A federal appeals court smacked down the National Rifle Association’s (NRA) challenge to a Florida law banning young people under the age of 21 from purchasing or owning firearms, in an opinion that turned the Supreme Court’s new Second Amendment analysis on its head.
Last June, Justice Clarence Thomas led the Supreme Court’s six-member majority to gut New York State’s handgun law in New York State Rifle & Pistol Association, Inc. v. Bruen. In Thomas’s opinion, the conservative court leaned hard on the need for current gun laws to be supported by “this Nation’s historical tradition of firearm regulation.” In the wake of the Bruen decision, multiple federal courts have struck down gun-control laws —including one circuit court that ruled to allow known domestic abusers to possess guns —on the basis that they had no sufficient historical counterpart.
The U.S. Court of Appeals for the 11th Circuit, however, had a very different take on history in its ruling Thursday to uphold Florida’s Marjory Stoneman Douglas High School Public Safety Act. The act was passed by the Sunshine State’s legislature in response to the 2018 mass shooting in Parkland, Florida, that left 17 dead and 17 injured.
U.S. Circuit Judge Robin Rosenbaum, a Barack Obama appointee on the 11th Circuit, wrote the opinion for the three-judge panel, which included U.S. District Judge Anne C. Conway (a George H.W. Bush appointee (sitting by designation in the case) and U.S. Circuit Judge Charles Wilson, a Bill Clinton appointee. Wilson penned a six-line concurrence to say that he concurs with the court’s ruling and reasoning, but that he would have pushed the case off until after the next Florida legislative session, which might render the case moot.
Rosenbaum began her opinion, as if speaking directly to Justice Thomas, addressing “historical tradition” head on and offering a litany of grisly 19th century headlines about gun violence committed by individuals under the age of 21:
In Ohio, a 19-year-old son shoots and kills his father to “aveng[e] the wrongs of [his] mother.” In Philadelphia, an 18-year-old “youth” shoots a 14-year-old girl before turning the gun on himself “because she would not love him.” In New York, a 20- year-old shoots and kills his “lover” out of jealousy. In Washington, D.C., a 19-year-old shoots and kills his mother, marking another death due to “the careless use of firearms.” In Texas, a 19-year-old shoots a police officer because of an “[o]ld [f]eud” between the police officer and the 19-year-old’s father. These stories are ripped from the headlines—the Reconstruction Era headlines, that is.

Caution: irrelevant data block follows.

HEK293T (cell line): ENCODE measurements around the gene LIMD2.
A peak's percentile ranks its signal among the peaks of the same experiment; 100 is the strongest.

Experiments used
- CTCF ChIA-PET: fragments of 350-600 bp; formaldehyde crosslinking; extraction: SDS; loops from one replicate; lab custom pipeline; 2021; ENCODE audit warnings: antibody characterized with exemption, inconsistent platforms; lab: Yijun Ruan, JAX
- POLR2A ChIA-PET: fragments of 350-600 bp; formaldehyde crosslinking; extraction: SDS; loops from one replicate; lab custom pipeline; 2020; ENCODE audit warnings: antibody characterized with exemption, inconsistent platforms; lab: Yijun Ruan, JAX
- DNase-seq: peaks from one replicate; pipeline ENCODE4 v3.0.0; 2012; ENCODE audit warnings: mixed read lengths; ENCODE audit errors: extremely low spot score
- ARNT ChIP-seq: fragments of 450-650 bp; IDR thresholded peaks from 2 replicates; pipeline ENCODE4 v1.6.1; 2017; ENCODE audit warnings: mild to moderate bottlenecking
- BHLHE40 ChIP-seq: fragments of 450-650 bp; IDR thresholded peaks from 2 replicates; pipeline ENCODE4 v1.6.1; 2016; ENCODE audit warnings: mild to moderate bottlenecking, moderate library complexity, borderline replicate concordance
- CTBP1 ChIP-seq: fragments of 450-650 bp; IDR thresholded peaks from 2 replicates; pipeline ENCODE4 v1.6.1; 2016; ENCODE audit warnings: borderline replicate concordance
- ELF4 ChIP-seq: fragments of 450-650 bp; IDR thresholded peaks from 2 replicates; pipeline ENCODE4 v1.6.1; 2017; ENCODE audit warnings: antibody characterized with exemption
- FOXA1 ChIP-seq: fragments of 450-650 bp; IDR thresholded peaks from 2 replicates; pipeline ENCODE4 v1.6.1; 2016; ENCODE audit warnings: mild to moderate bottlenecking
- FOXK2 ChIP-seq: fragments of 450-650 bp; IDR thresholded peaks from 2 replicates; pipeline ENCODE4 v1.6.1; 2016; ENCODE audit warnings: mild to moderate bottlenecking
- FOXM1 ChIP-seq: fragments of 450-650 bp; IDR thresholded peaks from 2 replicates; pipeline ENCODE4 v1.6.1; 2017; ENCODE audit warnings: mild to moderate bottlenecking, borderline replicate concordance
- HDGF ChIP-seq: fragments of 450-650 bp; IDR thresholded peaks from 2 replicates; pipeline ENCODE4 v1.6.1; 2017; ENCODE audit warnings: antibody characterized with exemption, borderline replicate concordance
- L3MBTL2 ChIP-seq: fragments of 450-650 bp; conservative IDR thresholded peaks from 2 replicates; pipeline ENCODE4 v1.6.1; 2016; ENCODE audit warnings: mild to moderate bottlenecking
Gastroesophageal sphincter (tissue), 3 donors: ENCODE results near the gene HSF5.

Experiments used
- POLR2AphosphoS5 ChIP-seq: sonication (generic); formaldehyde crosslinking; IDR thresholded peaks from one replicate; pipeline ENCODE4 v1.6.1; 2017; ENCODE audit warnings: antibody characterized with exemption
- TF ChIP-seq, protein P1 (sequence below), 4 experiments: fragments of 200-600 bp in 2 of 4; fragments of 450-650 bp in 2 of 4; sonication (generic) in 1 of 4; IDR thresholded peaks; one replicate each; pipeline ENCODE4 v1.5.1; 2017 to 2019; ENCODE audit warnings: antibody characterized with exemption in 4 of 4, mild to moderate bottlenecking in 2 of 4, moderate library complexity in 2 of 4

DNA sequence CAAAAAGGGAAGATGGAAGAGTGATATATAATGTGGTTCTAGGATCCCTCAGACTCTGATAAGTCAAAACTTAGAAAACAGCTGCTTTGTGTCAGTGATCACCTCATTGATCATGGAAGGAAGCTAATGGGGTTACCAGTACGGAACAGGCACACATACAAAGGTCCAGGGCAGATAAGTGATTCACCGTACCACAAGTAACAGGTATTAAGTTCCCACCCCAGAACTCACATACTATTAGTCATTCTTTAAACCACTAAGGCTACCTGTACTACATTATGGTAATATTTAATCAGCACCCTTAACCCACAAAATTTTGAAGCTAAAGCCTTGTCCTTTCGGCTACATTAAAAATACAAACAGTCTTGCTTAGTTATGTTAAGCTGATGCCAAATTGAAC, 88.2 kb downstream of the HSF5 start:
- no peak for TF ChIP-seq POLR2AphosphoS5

Rosenbaum next noted that “in the 150 years since Reconstruction began, guns have gotten only deadlier.” Rosenbaum wrote that even as far back as the 1800s, “State governments have never been required to stand idly by and watch the carnage rage” — and that when Florida passed the Marjory Stoneman Douglas High School Public Safety Act, it did so as part of a long-standing historical tradition.
Rosenbaum pointed out that if we are talking about the “history and tradition” of our nation’s gun laws, the place to look is not the Founding Era, but rather, Reconstruction. That is so, the judge explained, “because the Fourteenth Amendment is what caused the Second Amendment to apply to the States.” Rosenbaum wrote that given the Fourteenth Amendment’s timing, any context for interpreting the right to bear arms should be taken from the same period.
Rosenbaum also took aim at the applicability of the Bruen decision in any potential future appeal of the case at hand. She wrote that Bruen dealt only with the right to publicly carry firearms — and that the Supreme Court found that the historical rules for open carry were essentially the same in 1791 and 1868. Rosenbaum. however, called the interpretation of the more general right to keep and bear arms “very different” during the two eras. Moreover, Florida’s restriction on young adults precludes those under 21 only from buying firearms while still leaving that age group free to possess and use firearms of any legal type.
Rosenbaum also engaged in an application of Bruen’s framework and concluded that “it’s not clear whether 18-to-20-year-olds ‘are part of ‘the people’ whom the Second Amendment protects.'” Even historically, people within that age range have not enjoyed the full range of civil rights that adults did, the judge reasoned. The appellate judge supported this contention with statutes written at the time (an entire appendix of which are attached to the court’s decision), but also with newspapers that represented general public discourse about the Second Amendment.
But because Florida did not argue that 18-to-20-year-olds are entitled to lesser Second Amendment rights, the circuit court engaged in a Bruen-inspired search for a “historical analogue” to support Florida’s ban — and found it. Rosenbaum cited an 1855 Alabama prohibition on minors selling, giving, or lending knives, air guns, or pistols, along with similar statutes passed at the time by Tennessee, Arkansas, and Kentucky.
Rosenbaum also noted that the weapons laws coincided with passage of statutes restricting alcohol to minors on the basis that “both represented dangers to minors’ safety.” That is what Florida was trying to do when passing a law to “enhance public safety” by limiting school gun violence, the judge reasoned.
During the case, the NRA advanced its own historical argument: that a historical requirement that young people join the militia (in which those individuals would presumably use firearms), supports the same individuals’ right to purchase firearms. Rosenbaum unceremoniously dispensed with that argument: “the NRA mistakes a legal obligation for a right.”
You can read the full ruling here.
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